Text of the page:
Felony drug charges may involve controlled substances. Those substances are classified as Schedule I, Schedule II, Schedule III, Schedule IV, and Schedule V. The lower the number, the more serious the drug is under Texas law. THC is considered a Schedule I drug (and considered to have no medicinal use) while PCP is considered Schedule II with limited medical use.
If you’re charged with a felony involving drugs, the State must prove that you knew the drugs were there, that the drugs were illegal, and that you had some sort of possession over the drugs. To discuss possible defenses, you should schedule a free consultation with an experienced San Antonio felony defense lawyer. Every drug charge has its own set of facts that must be considered. You can defend this if you didn’t have legal possession, you have a prescription, or you have the receipt.
If you’re pulled over or arrested for drugs, exercise your right to remain silent and your right to have a lawyer present during questioning. Don’t trust the police or anyone who questions you if they say they can help you. The police are legally allowed to lie to you. Prosecutors want to maintain their conviction record. Look out for yourself and your future by contacting our felony defense team.
Felony DWI in Texas
If someone has been accused of driving while intoxicated (DWI) for a third time the state may enhance the charge to a third-degree felony. The range of punishment if found guilty is two to 10 years in prison, all of which can be probated. However, in most cases it will be necessary to serve a minimum of 30 days in jail as a condition of getting probation. The immediately preceding DWI conviction must have been within 10 years for the state to enhance the charge to a felony. You’re also likely to face the disdain and judgment of society. You could even lose your license.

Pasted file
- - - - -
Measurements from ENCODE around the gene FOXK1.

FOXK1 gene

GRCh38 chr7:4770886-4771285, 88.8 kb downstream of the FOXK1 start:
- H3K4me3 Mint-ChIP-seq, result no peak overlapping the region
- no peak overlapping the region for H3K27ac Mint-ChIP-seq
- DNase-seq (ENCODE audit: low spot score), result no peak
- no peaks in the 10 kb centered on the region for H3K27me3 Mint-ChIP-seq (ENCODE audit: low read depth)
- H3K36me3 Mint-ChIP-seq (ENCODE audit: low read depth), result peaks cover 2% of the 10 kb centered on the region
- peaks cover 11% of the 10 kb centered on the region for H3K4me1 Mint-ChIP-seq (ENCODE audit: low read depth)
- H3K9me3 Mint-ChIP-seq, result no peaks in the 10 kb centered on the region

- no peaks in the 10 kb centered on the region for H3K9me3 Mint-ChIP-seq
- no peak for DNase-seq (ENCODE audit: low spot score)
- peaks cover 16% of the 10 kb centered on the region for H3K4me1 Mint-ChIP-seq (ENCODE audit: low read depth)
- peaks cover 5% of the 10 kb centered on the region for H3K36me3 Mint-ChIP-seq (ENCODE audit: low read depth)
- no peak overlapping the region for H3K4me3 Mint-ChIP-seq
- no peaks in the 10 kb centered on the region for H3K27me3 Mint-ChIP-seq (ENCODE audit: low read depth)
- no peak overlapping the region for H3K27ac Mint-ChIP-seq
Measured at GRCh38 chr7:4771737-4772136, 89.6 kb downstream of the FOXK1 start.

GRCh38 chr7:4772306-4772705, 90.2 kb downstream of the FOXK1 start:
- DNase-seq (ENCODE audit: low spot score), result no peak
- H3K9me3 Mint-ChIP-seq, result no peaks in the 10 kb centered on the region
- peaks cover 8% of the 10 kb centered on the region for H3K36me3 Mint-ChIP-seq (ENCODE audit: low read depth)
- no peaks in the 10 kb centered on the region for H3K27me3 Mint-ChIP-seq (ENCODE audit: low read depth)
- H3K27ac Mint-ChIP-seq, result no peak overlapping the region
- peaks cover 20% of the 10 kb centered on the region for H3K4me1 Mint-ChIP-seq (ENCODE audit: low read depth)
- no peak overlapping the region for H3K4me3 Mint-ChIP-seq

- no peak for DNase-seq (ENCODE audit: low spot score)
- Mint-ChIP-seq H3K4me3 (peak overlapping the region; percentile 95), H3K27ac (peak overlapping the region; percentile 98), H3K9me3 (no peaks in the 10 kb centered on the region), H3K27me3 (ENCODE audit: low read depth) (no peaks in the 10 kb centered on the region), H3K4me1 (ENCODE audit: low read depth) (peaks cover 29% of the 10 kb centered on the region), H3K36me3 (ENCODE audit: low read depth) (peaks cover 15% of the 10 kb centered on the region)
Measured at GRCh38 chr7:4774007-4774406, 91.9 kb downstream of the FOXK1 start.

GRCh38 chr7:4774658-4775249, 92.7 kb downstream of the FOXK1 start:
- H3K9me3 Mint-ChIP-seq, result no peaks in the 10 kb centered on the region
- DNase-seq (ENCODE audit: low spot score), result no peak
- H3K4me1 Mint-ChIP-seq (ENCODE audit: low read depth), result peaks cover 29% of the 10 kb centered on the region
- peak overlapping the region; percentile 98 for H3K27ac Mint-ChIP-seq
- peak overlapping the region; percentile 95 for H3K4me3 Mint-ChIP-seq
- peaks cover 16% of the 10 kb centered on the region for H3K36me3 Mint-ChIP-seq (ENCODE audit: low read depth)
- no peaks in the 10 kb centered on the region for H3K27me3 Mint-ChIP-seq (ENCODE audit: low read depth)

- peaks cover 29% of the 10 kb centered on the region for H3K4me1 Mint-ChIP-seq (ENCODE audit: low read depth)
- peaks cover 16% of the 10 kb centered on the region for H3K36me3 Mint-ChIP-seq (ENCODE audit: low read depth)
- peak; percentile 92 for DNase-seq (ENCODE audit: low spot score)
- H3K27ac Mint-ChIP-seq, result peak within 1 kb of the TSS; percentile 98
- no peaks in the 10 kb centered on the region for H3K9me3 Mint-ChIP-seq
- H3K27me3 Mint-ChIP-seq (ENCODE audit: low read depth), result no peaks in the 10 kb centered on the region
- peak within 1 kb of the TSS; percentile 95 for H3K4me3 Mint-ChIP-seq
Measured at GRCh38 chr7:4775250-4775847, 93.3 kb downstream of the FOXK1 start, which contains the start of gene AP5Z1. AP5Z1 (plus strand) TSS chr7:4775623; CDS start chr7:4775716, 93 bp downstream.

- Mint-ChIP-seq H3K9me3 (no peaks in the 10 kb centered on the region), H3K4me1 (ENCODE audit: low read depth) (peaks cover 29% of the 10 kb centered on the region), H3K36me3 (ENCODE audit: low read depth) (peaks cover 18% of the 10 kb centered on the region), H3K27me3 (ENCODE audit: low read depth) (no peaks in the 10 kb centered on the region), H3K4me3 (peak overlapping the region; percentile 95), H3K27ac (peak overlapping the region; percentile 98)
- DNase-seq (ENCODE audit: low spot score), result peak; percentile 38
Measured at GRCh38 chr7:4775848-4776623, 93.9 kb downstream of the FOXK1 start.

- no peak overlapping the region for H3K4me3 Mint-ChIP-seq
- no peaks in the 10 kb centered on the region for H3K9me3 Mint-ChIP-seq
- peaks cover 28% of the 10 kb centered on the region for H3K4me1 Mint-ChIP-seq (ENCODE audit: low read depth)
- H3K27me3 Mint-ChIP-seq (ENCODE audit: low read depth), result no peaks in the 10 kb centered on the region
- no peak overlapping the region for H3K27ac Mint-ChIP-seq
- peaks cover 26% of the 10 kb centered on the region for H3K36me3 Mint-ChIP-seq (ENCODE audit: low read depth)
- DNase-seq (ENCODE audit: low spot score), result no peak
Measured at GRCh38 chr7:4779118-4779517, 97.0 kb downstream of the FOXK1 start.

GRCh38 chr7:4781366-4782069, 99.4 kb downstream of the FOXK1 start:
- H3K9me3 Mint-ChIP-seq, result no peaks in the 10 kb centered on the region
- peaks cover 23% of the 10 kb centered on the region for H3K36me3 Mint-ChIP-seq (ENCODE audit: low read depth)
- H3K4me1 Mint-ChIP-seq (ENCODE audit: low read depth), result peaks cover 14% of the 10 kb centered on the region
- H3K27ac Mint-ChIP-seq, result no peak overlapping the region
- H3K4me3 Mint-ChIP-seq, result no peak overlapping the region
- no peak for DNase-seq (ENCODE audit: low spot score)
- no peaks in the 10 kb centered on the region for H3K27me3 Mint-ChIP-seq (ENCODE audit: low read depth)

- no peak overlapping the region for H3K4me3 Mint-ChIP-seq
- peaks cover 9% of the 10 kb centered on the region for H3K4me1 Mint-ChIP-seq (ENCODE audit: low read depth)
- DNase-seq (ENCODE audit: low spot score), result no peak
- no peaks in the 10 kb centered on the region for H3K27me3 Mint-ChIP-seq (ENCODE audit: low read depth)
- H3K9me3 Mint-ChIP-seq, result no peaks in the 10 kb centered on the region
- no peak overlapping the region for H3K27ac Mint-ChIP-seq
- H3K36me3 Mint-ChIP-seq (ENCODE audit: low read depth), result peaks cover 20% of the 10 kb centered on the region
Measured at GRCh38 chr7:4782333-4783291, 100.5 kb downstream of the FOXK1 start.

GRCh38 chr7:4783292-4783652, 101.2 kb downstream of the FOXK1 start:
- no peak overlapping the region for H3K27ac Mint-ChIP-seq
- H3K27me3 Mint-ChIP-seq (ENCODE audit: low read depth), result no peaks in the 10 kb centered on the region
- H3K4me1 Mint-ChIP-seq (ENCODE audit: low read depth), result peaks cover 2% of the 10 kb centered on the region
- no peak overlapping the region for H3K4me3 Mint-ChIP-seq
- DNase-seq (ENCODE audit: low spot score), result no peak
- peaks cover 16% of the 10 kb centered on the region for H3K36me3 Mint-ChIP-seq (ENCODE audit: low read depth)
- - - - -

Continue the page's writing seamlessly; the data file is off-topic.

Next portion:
- Intoxication assault
- Intoxication manslaughter
- A third DWI offense
- DWI with a minor as a passenger in the vehicle
- DWI that causes a serious bodily injury
The consequences you could face depend on what you’re actually charged with. Examples include fines of up to $10,000, up to ten years in prison, an interlock device, community service, probation, and the suspension of your driver’s license.